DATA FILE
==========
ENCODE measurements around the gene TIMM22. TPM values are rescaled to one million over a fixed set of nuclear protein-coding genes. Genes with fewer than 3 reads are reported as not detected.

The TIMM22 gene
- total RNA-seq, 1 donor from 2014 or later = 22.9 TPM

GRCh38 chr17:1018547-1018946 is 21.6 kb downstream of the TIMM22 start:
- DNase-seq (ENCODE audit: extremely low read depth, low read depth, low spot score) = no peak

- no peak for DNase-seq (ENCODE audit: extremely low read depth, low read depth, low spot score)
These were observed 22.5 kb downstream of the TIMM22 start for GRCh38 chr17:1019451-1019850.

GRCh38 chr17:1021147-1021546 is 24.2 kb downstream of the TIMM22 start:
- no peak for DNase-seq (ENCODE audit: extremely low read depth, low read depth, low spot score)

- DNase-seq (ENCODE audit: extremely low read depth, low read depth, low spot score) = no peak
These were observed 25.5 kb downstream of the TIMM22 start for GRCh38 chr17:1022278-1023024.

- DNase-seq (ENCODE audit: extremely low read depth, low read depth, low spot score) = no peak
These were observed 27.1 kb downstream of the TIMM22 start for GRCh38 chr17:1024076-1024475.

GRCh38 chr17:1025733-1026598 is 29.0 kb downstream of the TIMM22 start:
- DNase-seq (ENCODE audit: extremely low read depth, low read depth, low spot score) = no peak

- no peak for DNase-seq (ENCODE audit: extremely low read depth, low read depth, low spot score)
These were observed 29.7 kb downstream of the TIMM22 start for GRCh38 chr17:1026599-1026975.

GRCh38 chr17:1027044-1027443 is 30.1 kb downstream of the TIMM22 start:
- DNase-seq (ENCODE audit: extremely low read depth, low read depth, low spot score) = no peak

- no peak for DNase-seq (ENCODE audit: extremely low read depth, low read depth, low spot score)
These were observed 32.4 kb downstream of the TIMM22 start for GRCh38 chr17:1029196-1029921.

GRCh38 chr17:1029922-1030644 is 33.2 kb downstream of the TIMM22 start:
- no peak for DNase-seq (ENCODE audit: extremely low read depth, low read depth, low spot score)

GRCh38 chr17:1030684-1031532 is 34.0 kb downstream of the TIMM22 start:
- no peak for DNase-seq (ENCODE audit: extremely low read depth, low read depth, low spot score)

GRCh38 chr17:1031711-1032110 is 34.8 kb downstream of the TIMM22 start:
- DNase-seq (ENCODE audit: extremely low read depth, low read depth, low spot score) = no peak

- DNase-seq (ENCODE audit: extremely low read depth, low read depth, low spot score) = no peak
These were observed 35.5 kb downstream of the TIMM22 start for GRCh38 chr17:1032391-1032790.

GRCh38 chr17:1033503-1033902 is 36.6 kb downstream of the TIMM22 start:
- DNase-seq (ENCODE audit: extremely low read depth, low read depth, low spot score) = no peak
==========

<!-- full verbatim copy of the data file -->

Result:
ENCODE measurements around the gene TIMM22. TPM values are rescaled to one million over a fixed set of nuclear protein-coding genes. Genes with fewer than 3 reads are reported as not detected.

The TIMM22 gene
- total RNA-seq, 1 donor from 2014 or later = 22.9 TPM

GRCh38 chr17:1018547-1018946 is 21.6 kb downstream of the TIMM22 start:
- DNase-seq (ENCODE audit: extremely low read depth, low read depth, low spot score) = no peak

- no peak for DNase-seq (ENCODE audit: extremely low read depth, low read depth, low spot score)
These were observed 22.5 kb downstream of the TIMM22 start for GRCh38 chr17:1019451-1019850.

GRCh38 chr17:1021147-1021546 is 24.2 kb downstream of the TIMM22 start:
- no peak for DNase-seq (ENCODE audit: extremely low read depth, low read depth, low spot score)

- DNase-seq (ENCODE audit: extremely low read depth, low read depth, low spot score) = no peak
These were observed 25.5 kb downstream of the TIMM22 start for GRCh38 chr17:1022278-1023024.

- DNase-seq (ENCODE audit: extremely low read depth, low read depth, low spot score) = no peak
These were observed 27.1 kb downstream of the TIMM22 start for GRCh38 chr17:1024076-1024475.

GRCh38 chr17:1025733-1026598 is 29.0 kb downstream of the TIMM22 start:
- DNase-seq (ENCODE audit: extremely low read depth, low read depth, low spot score) = no peak

- no peak for DNase-seq (ENCODE audit: extremely low read depth, low read depth, low spot score)
These were observed 29.7 kb downstream of the TIMM22 start for GRCh38 chr17:1026599-1026975.

GRCh38 chr17:1027044-1027443 is 30.1 kb downstream of the TIMM22 start:
- DNase-seq (ENCODE audit: extremely low read depth, low read depth, low spot score) = no peak

- no peak for DNase-seq (ENCODE audit: extremely low read depth, low read depth, low spot score)
These were observed 32.4 kb downstream of the TIMM22 start for GRCh38 chr17:1029196-1029921.

GRCh38 chr17:1029922-1030644 is 33.2 kb downstream of the TIMM22 start:
- no peak for DNase-seq (ENCODE audit: extremely low read depth, low read depth, low spot score)

GRCh38 chr17:1030684-1031532 is 34.0 kb downstream of the TIMM22 start:
- no peak for DNase-seq (ENCODE audit: extremely low read depth, low read depth, low spot score)

GRCh38 chr17:1031711-1032110 is 34.8 kb downstream of the TIMM22 start:
- DNase-seq (ENCODE audit: extremely low read depth, low read depth, low spot score) = no peak

- DNase-seq (ENCODE audit: extremely low read depth, low read depth, low spot score) = no peak
These were observed 35.5 kb downstream of the TIMM22 start for GRCh38 chr17:1032391-1032790.

GRCh38 chr17:1033503-1033902 is 36.6 kb downstream of the TIMM22 start:
- DNase-seq (ENCODE audit: extremely low read depth, low read depth, low spot score) = no peak